Proposed mechanisms for the dechlorination of PCBs using microscale Mg/Pd in methanol.
The combination of zero-valent metals and hydrogenation catalysts, specifically mechanically alloyed, palladized magnesium (Mg/Pd) has been proven effective in the remediation of polychlorinated biphenyls (PCBs), although the exact mechanism of degradation has yet to be elucidated. Knowing the exact mechanism of dechlorination could prove useful in optimizing the bimetallic Mg/Pd for use in field-scale applications. A variety of experiments have been performed on individual PCB congeners in an attempt to determine the mechanism by which the degradation occurs. Studies have focused on experiments carried out in methanol, however, several studies have also been carried out in water to examine solvent specificity. Results of these studies have suggested three possible solvent specific mechanisms, all of which include the removal of the chlorine atom by hydrogen as the rate limiting step, varying only in the exact nature of the hydrogen species (radical, hydride, or "hydride-like" radical).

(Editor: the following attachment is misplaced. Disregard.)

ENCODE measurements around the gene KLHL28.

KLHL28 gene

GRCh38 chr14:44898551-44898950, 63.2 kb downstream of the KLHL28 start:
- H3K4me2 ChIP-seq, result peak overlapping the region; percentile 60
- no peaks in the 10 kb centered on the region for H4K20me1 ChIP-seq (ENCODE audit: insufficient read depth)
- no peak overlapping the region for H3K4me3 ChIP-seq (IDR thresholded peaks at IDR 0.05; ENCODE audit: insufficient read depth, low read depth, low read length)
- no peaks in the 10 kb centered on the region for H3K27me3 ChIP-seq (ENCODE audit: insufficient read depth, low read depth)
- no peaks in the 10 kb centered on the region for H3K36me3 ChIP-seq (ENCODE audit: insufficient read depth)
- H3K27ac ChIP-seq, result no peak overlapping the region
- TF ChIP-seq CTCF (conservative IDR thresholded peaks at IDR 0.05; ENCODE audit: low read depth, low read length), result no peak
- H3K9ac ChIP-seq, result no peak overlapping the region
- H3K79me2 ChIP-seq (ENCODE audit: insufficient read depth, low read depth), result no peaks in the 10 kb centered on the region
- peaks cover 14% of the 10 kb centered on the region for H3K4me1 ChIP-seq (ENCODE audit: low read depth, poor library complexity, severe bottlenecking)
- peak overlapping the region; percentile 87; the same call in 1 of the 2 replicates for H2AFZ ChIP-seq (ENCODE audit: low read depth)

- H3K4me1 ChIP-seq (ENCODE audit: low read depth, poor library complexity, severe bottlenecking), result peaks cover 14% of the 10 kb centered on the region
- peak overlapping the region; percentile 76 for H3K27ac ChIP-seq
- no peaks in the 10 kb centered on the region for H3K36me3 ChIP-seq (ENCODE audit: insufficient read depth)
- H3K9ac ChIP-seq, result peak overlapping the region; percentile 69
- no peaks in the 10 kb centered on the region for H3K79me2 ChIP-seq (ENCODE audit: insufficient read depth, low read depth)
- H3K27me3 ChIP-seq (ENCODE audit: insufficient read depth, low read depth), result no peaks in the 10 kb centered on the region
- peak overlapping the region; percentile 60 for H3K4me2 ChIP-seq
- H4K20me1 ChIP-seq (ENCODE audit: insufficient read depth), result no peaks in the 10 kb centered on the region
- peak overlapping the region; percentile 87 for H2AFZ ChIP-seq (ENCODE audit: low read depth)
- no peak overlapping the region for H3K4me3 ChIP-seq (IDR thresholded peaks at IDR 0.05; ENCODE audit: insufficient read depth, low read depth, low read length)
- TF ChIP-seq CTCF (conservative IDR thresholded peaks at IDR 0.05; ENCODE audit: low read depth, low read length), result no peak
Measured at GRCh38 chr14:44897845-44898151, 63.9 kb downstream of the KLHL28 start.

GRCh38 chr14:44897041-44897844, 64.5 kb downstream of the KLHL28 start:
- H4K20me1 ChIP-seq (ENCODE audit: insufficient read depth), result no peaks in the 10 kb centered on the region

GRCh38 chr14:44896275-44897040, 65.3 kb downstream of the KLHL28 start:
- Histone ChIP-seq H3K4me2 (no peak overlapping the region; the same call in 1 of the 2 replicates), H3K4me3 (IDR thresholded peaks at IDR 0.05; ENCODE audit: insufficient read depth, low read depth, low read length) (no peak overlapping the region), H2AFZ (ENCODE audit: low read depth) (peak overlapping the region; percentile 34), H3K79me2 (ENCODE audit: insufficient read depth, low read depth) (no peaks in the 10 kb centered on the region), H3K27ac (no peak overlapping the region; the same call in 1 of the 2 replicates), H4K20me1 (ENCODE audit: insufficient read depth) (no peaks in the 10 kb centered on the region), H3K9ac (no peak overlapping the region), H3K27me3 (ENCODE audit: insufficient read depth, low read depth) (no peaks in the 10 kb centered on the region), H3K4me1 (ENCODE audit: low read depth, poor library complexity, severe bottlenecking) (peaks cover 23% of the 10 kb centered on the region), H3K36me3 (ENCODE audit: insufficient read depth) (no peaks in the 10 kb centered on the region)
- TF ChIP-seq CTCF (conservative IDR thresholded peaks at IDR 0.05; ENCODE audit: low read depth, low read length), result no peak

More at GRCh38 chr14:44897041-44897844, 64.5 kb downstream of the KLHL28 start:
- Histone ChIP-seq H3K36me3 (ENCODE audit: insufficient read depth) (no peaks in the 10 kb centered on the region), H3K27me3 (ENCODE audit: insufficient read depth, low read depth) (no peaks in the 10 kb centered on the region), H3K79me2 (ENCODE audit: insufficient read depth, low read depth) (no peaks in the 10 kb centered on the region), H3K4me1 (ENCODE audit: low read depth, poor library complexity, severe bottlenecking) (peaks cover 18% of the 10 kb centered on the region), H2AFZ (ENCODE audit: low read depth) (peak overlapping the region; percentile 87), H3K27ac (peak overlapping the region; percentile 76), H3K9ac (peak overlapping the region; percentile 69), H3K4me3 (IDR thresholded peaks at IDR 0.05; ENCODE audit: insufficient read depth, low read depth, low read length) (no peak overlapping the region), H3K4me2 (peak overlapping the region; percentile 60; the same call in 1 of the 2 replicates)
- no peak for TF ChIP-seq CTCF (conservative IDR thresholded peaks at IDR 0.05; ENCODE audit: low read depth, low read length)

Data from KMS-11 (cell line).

American Chemical Society
DeVor, R., Maloney, P., Clausen, C.A., Elsheimer, S., Carvalho-Knighton, K., & Geiger, C.L. (2009). Proposed mechanisms for the dechlorination of PCBs using microscale Mg/Pd in methanol. In C.L. Geiger & K.M. Carvalho-Knighton (Eds.), Environmental Applications of Nanoscale and Microscale Reactive Metal Particles, (pp. 55-74). Washington DC: American Chemical Society. doi: 10.1021/bk-2009-1027.ch004
Creative Commons License
This work is licensed under a Creative Commons Attribution-NonCommercial-No Derivative Works 4.0 International License.